I was talking to several coworkers today about their remembrances of Shorty's Fried Chicken and all anyone could agree on was its' mediocre service. It was sad because the chicken was not half bad. Shorty's Fried Chicken showed up in the mid to late 1970's around the Central Missouri area. I had just returned to Fulton after three years in the army and got my old job back as a manager of the KFC store in Fulton. My district manager at the time talked about this chicken place in Columbia that "stole" all the secrets from the Kentucky Fried Chicken playbook. After being trained at the KFC University in Louisville KY, trainees were given a large notebook full of recipes and procedures on how to run a store. Apparently someone got a copy of one of these notebooks and started their own restaurant chain. Having never ate at Shorty's I did not think much about it until I moved to Columbia in 1979.
Shorty's had two locations in town and maybe the same number in Jefferson City, at least that is what I remember at this time. They had a pretty good business and I had heard through the KFC pipeline that they put the Columbia KFCs to shame as far as quality and sales. (One secret was that both KFC and Shorty's shared the same chicken supplier and they would ask how much raw chicken was delivered to Shorty's.) I must admit, even though I am a Kentucky Fried Chicken man through and through, Columbia KFC locations were terrible as the food tasted bad and the stores were dirty. It was no wonder Shorty's took away their business.
Two things changed at KFC which may have been brought on by Shorty's influence. First, fresh baked biscuits were offered at Shorty's but at the time KFC only had tasteless, thawed out rolls that were heated to make them soft. Second was the way they cut the chicken. KFC had a nine piece cut that resulted in three white meat pieces, a keel or breast and two ribs that each had a small portion of the breast. Shorty's had a eight piece cut that resulted in two halves of the chicken breast that were large. The quality of their side orders was nothing to write about and to this day I cannot remember if they were good. The main thing I remember is the left over chicken that was available the next day. Shorty's sold cold chicken that was left over and it tasted better than the fresh fried product. I would go there when they first opened, usually the Paris Rd. location and buy the day old chicken. Nothing much comes back to me as far as memories.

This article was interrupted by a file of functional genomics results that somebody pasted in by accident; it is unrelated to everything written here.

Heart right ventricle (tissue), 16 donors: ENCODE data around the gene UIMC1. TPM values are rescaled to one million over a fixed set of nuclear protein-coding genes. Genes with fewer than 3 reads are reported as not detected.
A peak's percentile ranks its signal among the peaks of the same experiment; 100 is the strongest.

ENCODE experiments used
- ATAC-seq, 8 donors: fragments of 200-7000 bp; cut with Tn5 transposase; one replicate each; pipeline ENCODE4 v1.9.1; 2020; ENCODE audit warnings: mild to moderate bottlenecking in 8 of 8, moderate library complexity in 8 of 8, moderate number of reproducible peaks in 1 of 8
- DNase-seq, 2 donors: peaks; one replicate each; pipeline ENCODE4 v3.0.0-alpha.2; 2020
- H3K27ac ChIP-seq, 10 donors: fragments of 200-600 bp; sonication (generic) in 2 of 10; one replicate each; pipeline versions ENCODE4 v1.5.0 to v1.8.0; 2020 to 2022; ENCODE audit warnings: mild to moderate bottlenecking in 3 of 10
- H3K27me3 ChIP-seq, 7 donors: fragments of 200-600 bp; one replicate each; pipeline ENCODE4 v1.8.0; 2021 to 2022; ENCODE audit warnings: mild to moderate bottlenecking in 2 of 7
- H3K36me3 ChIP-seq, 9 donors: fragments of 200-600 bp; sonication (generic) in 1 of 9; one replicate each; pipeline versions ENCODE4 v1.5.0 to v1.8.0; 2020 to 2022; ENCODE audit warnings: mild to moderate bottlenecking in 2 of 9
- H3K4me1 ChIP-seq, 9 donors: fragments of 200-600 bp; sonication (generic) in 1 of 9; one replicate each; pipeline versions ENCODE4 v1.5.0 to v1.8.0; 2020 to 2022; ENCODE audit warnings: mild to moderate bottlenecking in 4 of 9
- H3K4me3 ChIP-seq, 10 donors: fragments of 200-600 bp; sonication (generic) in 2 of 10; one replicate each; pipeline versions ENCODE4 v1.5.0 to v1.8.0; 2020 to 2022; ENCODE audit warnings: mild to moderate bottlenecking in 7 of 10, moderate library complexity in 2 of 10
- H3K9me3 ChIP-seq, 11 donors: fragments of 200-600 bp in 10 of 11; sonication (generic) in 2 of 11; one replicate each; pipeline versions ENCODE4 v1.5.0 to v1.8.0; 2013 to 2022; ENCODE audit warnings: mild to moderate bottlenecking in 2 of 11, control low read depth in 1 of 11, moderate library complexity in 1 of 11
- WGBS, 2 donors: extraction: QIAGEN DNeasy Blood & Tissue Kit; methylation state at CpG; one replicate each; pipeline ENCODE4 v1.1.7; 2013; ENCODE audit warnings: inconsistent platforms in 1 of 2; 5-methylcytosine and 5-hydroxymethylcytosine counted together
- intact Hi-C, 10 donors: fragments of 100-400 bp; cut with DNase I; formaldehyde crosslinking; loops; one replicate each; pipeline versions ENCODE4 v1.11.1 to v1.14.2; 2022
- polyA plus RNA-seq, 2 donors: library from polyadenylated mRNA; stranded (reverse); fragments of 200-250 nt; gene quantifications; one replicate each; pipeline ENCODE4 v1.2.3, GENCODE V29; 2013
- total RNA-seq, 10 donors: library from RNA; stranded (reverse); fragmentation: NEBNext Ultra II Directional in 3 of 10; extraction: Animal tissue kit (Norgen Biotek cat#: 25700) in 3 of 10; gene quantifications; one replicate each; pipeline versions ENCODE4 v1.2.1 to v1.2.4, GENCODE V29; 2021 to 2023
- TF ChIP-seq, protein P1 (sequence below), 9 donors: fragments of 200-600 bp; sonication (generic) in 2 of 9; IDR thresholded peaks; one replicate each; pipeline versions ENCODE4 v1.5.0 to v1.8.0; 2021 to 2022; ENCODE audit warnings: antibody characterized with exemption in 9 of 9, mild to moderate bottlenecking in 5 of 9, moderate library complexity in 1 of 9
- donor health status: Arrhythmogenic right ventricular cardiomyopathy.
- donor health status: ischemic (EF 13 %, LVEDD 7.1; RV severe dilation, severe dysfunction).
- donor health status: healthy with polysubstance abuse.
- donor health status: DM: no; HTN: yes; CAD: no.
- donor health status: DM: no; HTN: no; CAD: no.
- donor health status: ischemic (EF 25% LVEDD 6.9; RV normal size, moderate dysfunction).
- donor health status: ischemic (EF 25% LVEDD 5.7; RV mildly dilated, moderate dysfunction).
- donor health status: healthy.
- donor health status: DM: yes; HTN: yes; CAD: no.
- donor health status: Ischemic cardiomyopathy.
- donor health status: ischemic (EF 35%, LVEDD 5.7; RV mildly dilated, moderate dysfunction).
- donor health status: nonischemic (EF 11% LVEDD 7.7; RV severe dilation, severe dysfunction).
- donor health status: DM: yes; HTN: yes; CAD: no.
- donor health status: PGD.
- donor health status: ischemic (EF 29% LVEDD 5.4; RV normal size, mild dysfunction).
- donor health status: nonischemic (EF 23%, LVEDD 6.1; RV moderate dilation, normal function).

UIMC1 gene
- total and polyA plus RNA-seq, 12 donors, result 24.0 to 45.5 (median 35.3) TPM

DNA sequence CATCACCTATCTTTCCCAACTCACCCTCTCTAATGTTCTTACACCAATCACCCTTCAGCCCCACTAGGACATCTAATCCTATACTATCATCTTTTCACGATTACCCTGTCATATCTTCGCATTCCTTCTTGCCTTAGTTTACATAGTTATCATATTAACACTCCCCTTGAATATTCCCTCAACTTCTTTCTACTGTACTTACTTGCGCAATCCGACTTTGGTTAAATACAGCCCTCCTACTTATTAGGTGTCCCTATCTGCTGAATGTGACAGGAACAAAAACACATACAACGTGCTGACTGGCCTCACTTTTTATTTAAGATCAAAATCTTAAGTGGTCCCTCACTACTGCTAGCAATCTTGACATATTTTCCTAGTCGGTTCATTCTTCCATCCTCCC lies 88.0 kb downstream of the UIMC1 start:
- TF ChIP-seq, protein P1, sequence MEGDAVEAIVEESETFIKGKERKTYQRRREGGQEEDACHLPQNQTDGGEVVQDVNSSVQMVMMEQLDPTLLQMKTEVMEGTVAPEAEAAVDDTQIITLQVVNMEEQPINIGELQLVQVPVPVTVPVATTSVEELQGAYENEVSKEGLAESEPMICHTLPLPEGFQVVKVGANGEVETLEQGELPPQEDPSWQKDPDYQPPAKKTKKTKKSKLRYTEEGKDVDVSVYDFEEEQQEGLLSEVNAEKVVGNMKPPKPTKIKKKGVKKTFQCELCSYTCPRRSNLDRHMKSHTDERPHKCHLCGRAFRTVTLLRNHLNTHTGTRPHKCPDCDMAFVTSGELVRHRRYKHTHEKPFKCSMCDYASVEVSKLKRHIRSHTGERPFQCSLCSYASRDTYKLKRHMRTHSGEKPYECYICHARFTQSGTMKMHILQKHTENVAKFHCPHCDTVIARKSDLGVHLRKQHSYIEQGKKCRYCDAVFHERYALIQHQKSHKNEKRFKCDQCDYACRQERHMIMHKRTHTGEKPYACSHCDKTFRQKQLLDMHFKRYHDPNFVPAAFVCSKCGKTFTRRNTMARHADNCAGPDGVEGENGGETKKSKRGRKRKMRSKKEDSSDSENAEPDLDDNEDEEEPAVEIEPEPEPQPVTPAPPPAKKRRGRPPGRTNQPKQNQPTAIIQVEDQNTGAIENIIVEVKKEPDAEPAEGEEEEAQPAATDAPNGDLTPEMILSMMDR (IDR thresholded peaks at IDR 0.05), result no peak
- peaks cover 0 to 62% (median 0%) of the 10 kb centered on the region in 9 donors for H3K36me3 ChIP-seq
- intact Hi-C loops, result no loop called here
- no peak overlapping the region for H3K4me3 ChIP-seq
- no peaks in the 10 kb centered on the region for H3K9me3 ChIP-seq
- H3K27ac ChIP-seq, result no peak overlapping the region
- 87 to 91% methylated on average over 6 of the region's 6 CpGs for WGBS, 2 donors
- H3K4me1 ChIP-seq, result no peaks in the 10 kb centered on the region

I have searched the Internet and found nothing to help my memory of this restaurant chain. It did have a series of television commercials of the owner's mother or grandmother walking around with music and someone talking in the background on how great her food was. I think the lady actually lived in Sturgeon or someplace north of Columbia. Once again I quit going to Shorty's for reasons unknown and they had disappeared from the local business landscape before I knew they were gone. I would welcome input on any other info regarding Shorty's from the reading masses and even Mr. Ed if he can remember. Until next time.